Wednesday, December 29, 2021

Hyperacute T-waves -- missed. Myocardial Infarction with Non-Obstructive Coronary Arteries (MINOCA) may be due to transient thrombotic Occlusion MI.

Coronary thrombosis (twice in the same patient!!) without a stenosis or even a culprit

Do not miss the last image at the bottom that shows the series of T-waves in V4-V6

I recently had a discussion with an incredibly smart and fantastic ECG and Cardiology expert.  He was skeptical that you can have OMI with Wellens waves without having a major stenosis on angiogram.

I told him I've seen it on occasion and that this happens due to thrombosis of non-obstructive lesions that lead to complete occlusion but that then completely lyse and do not show stenosis by the time of the angiogram.  I said that even if there is not a stenosis, they often show a culprit (ulcerated plaque), but not always.  

The day after that discussion, this case came in: Transient Occlusion MI (Transient OMI) that occurred twice, but without any stenosis or even a culprit.

The case demonstrates how carefully you must read the ECG, and how carefully you must compare T-waves size.  It demonstrates that you must look not only at the angiogram, but to the symptoms, ECG, troponins, and echo for the diagnosis.

You will note that the angiogram on the first presentation manifested an initially unseen occlusive culprit, which was only later seen on angiogram over one year later.


A 40-something woman with DM presented with substernal chest pain that felt like her previous myocardial infarction, 1.5 years earlier.  That previous acute MI was diagnosed as MINOCA (Myocardial Infarction with Nonobstructive Coronary Arteries.)

We will give some details on that previous infarction below.

Here is her initial ED ECG (ECG 1):

What do you think?

Smith interpretation: the T-waves in V4-V6 are hyperacute.  These are NOT normal T-waves.  They are large and fat.  The inferior leads look very suspicious as well, with Q-waves and a straight ST segment in leads II and aVF.  This is very suspicious as well.

Let's look at her last ECG, just before discharge after hospitalization for the previous MI:
This is completely typical evolution of an inferior Occlusion MI (OMI).  There are inferior Q-waves, slight ST elevation ("coving" or Pardee T waves) with T-wave inversion.  There are also inverted T-waves in the lateral leads V4-V6.  So this previous OMI was inferolateral (I will show the presentation ECG below)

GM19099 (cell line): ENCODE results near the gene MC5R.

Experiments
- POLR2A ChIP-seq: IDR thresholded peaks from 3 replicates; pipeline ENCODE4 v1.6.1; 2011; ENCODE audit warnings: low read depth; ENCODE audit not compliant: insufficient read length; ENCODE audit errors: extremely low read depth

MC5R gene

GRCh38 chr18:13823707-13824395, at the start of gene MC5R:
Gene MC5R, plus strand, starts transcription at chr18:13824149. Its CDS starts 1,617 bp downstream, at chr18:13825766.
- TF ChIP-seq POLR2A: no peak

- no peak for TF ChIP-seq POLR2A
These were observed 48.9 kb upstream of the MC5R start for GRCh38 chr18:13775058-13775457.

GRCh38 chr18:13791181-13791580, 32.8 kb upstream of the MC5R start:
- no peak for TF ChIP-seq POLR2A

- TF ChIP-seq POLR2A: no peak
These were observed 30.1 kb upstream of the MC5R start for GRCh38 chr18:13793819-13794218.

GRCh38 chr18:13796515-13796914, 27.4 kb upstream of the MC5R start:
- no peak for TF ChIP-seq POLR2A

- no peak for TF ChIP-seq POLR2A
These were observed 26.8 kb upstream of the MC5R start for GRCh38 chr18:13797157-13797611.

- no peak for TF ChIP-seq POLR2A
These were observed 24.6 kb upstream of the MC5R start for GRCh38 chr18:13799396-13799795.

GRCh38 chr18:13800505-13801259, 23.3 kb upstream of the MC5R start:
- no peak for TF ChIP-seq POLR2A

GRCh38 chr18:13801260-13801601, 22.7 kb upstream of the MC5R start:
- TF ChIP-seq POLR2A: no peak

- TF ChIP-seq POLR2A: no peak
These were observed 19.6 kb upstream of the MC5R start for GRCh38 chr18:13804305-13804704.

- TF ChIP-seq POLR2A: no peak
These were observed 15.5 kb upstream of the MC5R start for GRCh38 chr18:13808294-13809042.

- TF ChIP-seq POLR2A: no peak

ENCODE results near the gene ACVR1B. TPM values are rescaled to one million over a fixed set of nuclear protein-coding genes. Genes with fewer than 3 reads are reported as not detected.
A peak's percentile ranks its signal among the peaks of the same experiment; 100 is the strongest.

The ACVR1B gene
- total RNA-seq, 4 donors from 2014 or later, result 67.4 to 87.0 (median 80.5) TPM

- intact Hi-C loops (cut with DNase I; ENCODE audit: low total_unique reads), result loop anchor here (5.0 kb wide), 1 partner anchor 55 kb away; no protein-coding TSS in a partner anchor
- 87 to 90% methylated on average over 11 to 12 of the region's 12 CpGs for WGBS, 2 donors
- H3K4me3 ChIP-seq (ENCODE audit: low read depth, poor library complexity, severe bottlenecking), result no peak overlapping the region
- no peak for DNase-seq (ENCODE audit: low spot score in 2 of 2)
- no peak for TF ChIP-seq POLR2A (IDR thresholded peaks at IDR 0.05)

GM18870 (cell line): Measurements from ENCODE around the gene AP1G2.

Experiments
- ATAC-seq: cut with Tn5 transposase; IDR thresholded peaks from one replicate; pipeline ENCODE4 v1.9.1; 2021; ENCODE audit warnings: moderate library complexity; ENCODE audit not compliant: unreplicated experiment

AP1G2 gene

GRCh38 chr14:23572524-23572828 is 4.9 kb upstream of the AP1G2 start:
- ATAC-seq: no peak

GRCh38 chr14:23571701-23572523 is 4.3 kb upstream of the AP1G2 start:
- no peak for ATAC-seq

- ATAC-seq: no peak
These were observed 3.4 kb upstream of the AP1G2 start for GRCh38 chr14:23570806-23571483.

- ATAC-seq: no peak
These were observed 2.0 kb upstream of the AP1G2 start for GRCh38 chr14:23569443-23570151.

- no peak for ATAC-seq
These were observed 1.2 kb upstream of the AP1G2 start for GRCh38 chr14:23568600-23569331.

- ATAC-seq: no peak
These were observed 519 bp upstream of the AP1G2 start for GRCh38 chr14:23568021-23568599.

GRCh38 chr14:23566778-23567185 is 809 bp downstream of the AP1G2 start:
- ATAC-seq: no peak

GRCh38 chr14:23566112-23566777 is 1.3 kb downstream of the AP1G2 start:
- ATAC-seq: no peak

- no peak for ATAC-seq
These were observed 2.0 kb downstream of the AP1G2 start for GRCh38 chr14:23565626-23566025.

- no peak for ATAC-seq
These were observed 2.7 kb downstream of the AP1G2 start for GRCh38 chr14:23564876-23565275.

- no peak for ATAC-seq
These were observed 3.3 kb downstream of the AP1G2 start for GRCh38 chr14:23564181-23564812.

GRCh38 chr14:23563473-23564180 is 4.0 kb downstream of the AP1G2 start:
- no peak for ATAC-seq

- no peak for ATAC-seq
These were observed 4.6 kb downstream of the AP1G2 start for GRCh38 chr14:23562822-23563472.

So today's ECG has new upright T-waves in inferior and lateral leads.  Is this pseudo-normalization?  

No!!  The natural evolution of inverted T-waves after acute MI is to become upright over weeks to months.  Even without a new MI, one would expect the T-wave in II, III, aVF and V4-V6 to be upright (but not hyperacute, as here!)  

True pseudonormalization happens within days and is due to acute re-occlusion of a previous occluded and reperfused coronary.
See these 3 cases for LAD pseudonormalization:

The only way you can tell that ECG 1 above has ischemia is to recognize the hyperacute T-waves.  The old ECG only helps you by showing that the Q-waves are old.

For the prior OMI, here is the presentation ECG:
Inferior, posterior, lateral Occlusion MI that also meets STEMI criteria in inferior leads (STEMI)

Troponin I profile (contemporary, not high sensitivity) on that previous visit, in ng/mL:
A large acute Occlusion MI

The angiogram at that time showed:

1. Left main: no significant stenosis.

2. LAD: type II vessel that just reaches around the apex. It supplies two diagonal branches. There are luminal irregularities in the LAD but no significant stenosis. Likewise, there is moderate up to 50% disease in D1.

3. LCX: non-dominant. It supplies several tiny OMs and then a large OM.  There are no significant stenoses.

4. RCA: It supplies an RPDA and a small RPLA. There are no obvious stenoses or vessel occlusions.

In other words: Non-Obstructed Coronaries

Formal echocardiogram:

Regional wall motion abnormality-lateral and inferolateral

So this previous visit was MINOCA.

Let's get back to the 2nd presentation.  Again, ECG 1:

Her pain began to wane and then resolve, and more ECGs were recorded:

Time 30 minutes:
Lateral T-waves are getting smaller in V4-v6

Time 110 minutes:
V4-V6 T-waves smaller still
Inferior T-waves are inverting ("inferior Wellens' waves, or reperfusion T-waves)

Time 4 hours
Now there is complete resolution of the hyperacute T-waves and inversion of inferior T-waves.